Intense drought in South Africa’s Western Cape Province has led the world-renowned city of Cape Town to the brink of “Day Zero”— the date at which residents would be forced to collect strictly rationed water supplies from shared distribution taps. Water conservation efforts have so far prevented a massive water shutdown, but the city’s rapid population growth and reliance on surface water dams makes it particularly vulnerable to lower precipitation levels.
As the first major industrialized city to face such water shortages, Cape Town serves as a harbinger of the increasingly complex, environmental challenges that are likely to arise in other fast-growing cities as climate change intensifies.
In this Ground Truth Briefing podcast, the Sustainable Water Partnership (SWP) Director Eric Viala joins the Wilson Center’s Lauren Herzer-Risi, Circle of Blue‘s Brett Walton, and the University of Johannesburg’s Mary Galvin to discuss the critical issues surrounding Cape Town’s looming water crisis and lessons learned for other urban areas facing water shortages.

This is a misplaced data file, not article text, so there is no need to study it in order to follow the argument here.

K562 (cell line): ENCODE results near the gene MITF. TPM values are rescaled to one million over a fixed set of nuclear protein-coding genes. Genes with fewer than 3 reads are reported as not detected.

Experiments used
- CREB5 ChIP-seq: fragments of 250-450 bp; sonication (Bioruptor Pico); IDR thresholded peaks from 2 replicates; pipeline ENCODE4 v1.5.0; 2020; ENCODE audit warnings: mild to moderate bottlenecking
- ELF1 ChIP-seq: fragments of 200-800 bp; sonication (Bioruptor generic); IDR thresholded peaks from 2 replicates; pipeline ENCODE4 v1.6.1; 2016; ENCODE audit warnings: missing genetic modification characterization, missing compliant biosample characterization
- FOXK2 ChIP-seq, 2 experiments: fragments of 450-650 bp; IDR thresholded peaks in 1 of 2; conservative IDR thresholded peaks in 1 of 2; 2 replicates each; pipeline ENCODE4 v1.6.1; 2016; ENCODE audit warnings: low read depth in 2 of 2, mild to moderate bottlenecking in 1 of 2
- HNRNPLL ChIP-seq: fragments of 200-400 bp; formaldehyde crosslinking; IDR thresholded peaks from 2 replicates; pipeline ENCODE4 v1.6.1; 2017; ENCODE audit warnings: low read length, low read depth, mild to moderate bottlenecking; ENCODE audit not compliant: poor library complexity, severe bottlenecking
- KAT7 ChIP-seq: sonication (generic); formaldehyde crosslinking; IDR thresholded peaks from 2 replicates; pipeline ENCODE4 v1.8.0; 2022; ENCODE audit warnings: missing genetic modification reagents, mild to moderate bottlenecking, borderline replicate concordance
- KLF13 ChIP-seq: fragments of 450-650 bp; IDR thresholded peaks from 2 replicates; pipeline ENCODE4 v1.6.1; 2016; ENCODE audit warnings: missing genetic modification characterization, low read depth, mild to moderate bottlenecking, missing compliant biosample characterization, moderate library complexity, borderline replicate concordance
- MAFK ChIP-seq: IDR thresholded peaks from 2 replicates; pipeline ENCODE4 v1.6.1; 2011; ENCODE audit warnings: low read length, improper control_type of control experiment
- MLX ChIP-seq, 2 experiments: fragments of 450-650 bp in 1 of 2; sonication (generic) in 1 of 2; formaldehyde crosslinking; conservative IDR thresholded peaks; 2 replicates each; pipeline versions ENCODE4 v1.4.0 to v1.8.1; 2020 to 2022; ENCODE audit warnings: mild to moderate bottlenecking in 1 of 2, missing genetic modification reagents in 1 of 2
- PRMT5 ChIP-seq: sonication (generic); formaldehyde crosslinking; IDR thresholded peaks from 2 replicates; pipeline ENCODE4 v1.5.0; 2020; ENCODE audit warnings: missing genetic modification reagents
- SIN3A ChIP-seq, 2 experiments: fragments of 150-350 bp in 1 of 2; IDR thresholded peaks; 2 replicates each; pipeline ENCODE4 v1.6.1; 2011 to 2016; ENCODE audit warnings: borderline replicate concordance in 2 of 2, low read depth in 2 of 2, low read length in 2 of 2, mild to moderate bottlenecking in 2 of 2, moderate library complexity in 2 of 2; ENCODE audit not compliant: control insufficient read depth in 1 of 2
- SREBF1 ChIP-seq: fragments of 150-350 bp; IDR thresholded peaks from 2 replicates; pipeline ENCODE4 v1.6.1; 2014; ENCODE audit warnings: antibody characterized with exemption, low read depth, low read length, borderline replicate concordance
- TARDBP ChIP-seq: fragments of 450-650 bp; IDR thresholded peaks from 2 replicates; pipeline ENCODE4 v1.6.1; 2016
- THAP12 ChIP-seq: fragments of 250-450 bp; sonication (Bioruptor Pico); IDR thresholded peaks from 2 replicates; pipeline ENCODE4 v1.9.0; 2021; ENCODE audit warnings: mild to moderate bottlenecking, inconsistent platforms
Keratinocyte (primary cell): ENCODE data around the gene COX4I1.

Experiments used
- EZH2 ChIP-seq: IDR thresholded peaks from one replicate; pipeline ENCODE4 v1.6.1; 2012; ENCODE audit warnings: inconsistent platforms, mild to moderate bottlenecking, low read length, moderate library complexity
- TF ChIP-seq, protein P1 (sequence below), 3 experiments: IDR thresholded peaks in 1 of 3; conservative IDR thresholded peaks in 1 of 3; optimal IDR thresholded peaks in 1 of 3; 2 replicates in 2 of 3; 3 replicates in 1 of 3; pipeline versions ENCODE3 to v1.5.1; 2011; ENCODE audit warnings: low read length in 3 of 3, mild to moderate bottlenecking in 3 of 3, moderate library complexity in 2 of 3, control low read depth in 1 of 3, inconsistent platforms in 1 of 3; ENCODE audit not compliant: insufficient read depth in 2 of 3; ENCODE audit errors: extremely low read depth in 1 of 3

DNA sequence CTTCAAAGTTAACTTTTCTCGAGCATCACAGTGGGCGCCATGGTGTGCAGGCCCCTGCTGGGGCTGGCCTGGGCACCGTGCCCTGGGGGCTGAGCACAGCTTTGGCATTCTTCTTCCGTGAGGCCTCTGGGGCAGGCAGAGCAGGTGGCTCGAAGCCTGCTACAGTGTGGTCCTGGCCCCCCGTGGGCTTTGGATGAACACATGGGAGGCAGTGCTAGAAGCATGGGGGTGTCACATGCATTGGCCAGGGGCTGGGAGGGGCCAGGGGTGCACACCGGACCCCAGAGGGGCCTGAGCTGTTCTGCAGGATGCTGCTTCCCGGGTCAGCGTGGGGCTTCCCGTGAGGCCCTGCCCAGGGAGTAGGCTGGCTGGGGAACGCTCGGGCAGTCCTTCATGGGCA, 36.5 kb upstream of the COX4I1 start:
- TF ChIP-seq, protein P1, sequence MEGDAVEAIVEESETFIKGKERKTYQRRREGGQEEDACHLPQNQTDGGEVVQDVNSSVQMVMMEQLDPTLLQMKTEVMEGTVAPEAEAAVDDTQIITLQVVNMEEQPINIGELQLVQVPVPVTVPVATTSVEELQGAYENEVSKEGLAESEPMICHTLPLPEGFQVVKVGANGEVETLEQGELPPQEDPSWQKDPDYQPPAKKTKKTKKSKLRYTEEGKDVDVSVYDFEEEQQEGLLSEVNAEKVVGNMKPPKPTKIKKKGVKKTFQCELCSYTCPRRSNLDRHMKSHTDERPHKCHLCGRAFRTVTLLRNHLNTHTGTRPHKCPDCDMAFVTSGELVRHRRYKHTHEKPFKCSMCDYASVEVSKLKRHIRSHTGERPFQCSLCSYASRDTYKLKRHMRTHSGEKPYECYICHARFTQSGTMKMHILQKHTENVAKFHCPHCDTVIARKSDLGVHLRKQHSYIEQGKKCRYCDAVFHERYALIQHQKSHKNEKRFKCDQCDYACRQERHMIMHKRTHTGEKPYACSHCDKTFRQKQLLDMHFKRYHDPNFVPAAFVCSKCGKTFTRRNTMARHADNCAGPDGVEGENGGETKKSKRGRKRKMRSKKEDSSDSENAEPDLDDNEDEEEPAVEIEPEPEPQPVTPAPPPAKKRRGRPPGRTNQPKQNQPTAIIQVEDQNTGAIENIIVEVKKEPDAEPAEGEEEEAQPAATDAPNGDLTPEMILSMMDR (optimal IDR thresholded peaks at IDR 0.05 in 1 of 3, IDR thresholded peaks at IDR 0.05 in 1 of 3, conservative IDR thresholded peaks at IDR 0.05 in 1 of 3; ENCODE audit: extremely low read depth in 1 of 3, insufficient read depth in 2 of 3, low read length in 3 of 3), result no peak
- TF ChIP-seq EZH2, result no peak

“We will have more and more events like what happened in Cape Town as populations grow and water demand grows,” said Viala. “We don’t know when those droughts will happen [and] we are not even able to predict what will be the probability of those events happening… There is not enough data.”
Listen to the entire conversation below: